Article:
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«Of What is Past, or Passing, or to Come»

Travelling in Time and Space in Literature in English

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Edited By Liliana Sikorska

This volume, entitled Of what is past, or passing, or to come: Travelling in Time and Space in Literature in English was inspired by the work of the writer, culture historian and mythographer Marina Warner and the professor of comparative literature Cathy Caruth. The lines quoted above are from W.B. Yeats’ Sailing to Byzantium, which are recalled by one of the characters in Marina Warner’s novel In a Dark Wood (1977). The articles included in this volume are devoted to the explorations of individual space and landscape of the mind through analyzing trauma and addressing psychological wounds, and to travels into fairy tales, oriental scenery real and imaginary as well as interrelationships between memory and fiction in non-fictional and fictional discourses.
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“The token of some great grief, which had been conquered, but not banished”: Trauma, things, and domestic interiors in Collins, Dickens, and Raabe: Sabina Fazli, The University of Göttingen

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Sabina Fazli, The University of Göttingen

ABSTRACT

Wilkie Collins’ short story “The lady of Glenwith Grange”, Charles Dickens’ Great expectations, and Wilhelm Raabe’s “Zum Wilden Mann” [“At the sign of the wild man”] depict domestic interiors which have been shaped by the experiences of their inhabitants. The unnatural stasis which seems to pervade the rooms and paralyzes the characters has begun, the stories suggest, at one particular moment in time: The past experience of a sudden loss in relation to marriage as in Raabe’s text, combined with the realization of a major betrayal of trust in Collins and Dickens, give rise to the desire to live among things which eternally refer back to the moment of loss. The traumatic experience, I argue, is kept present and alive through the characters’ interaction with and manipulation of objects which takes different shapes in the three texts but produces similar conspicuous material landscapes.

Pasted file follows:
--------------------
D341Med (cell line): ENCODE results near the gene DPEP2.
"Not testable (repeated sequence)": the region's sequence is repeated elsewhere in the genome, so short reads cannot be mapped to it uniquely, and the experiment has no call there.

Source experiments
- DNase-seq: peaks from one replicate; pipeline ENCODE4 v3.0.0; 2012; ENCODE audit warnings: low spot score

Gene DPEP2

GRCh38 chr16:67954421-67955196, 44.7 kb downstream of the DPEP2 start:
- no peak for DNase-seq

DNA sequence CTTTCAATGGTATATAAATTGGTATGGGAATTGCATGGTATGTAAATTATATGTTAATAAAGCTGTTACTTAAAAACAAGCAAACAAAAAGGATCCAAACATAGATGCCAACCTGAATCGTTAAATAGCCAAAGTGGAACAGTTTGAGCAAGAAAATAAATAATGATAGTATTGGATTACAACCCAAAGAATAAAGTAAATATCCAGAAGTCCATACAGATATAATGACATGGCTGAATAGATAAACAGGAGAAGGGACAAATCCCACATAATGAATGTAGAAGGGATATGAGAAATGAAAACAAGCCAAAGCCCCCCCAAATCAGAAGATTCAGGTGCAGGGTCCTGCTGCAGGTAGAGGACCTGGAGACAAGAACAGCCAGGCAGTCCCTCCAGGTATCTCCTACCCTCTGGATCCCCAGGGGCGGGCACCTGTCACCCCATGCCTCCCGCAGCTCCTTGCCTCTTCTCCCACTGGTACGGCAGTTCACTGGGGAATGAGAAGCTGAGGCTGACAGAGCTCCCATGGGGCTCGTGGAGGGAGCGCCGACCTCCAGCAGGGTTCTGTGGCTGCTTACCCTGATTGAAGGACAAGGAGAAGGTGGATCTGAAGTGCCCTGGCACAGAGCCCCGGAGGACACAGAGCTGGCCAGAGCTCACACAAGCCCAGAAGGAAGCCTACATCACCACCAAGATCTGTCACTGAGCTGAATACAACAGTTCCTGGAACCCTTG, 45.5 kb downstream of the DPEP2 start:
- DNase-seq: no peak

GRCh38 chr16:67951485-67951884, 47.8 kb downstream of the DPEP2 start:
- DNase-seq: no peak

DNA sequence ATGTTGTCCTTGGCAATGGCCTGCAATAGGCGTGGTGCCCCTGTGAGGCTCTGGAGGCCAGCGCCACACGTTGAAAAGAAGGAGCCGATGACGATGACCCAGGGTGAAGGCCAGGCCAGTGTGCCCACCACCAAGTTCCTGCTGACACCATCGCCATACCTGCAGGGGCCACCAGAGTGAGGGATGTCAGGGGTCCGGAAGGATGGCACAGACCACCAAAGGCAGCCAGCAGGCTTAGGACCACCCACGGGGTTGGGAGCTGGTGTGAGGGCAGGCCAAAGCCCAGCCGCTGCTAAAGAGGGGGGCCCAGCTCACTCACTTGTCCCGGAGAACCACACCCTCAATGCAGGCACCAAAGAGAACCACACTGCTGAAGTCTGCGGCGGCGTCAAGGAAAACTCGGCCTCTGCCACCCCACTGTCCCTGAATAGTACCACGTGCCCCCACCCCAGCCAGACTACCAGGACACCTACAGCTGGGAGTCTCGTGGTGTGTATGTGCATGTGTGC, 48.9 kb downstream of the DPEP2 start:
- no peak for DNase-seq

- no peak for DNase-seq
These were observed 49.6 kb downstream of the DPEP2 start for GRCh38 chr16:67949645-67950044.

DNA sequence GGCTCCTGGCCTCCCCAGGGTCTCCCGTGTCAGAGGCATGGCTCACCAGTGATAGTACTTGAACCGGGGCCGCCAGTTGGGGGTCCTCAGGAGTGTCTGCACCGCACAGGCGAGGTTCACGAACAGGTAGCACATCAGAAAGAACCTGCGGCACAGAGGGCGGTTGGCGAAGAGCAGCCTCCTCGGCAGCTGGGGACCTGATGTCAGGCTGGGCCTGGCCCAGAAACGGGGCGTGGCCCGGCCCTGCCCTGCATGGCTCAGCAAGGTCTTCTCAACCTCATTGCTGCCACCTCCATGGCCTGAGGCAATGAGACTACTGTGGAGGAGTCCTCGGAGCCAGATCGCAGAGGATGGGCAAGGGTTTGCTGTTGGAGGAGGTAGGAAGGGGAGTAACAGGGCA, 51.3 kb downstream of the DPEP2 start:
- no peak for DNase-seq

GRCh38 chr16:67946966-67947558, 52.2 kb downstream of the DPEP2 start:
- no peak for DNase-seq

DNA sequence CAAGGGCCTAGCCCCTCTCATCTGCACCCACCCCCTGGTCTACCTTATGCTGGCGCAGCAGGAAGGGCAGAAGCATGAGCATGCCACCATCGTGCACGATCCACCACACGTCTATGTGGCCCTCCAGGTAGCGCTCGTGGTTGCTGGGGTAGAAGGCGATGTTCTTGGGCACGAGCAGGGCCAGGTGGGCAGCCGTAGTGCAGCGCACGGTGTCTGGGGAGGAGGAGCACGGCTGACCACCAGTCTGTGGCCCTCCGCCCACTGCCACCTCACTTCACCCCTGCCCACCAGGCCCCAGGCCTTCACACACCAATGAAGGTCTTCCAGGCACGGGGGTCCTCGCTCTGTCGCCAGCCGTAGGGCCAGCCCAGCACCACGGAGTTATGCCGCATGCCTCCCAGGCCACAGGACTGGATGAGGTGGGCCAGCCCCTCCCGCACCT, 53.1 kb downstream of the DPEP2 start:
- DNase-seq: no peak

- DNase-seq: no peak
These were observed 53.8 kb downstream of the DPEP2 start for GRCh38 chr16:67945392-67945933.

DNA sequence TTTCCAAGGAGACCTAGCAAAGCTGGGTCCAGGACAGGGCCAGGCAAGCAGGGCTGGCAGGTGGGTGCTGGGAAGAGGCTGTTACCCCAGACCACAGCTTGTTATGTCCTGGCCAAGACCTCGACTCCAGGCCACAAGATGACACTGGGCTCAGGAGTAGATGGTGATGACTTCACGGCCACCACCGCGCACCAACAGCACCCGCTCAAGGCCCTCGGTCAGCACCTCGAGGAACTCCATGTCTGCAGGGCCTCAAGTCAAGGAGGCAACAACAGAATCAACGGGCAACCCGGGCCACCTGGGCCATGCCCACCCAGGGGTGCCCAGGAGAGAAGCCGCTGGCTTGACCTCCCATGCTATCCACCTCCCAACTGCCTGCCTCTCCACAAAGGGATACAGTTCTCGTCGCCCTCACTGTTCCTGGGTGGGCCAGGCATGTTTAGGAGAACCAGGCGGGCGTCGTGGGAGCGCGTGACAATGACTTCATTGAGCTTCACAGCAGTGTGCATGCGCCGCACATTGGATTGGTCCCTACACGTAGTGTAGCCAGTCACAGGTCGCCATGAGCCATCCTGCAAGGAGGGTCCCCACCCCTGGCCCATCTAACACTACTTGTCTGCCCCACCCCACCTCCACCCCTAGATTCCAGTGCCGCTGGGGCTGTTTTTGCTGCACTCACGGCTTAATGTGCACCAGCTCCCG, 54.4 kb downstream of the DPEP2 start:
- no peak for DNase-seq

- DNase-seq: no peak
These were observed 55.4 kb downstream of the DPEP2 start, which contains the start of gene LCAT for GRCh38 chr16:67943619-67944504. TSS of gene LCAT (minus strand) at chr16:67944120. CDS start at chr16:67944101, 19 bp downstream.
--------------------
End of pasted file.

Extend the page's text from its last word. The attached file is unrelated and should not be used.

In Greek, “trauma” originally denotes an externally inflicted physical injury but, in the course of the development of psychology in the late-nineteenth century, the term came to be applied to the psychological condition after the experience of “an unexpected or overwhelming violent event” (Caruth 1996: 3 and 91). The traumatic aftermath of shock is characterized by a dissociation of “time, self, and the world” (Caruth 1996: 4). In terms of the experience of time, trauma seems to imply an anachronous state as it is defined by repetitions and its “endless impact on life...

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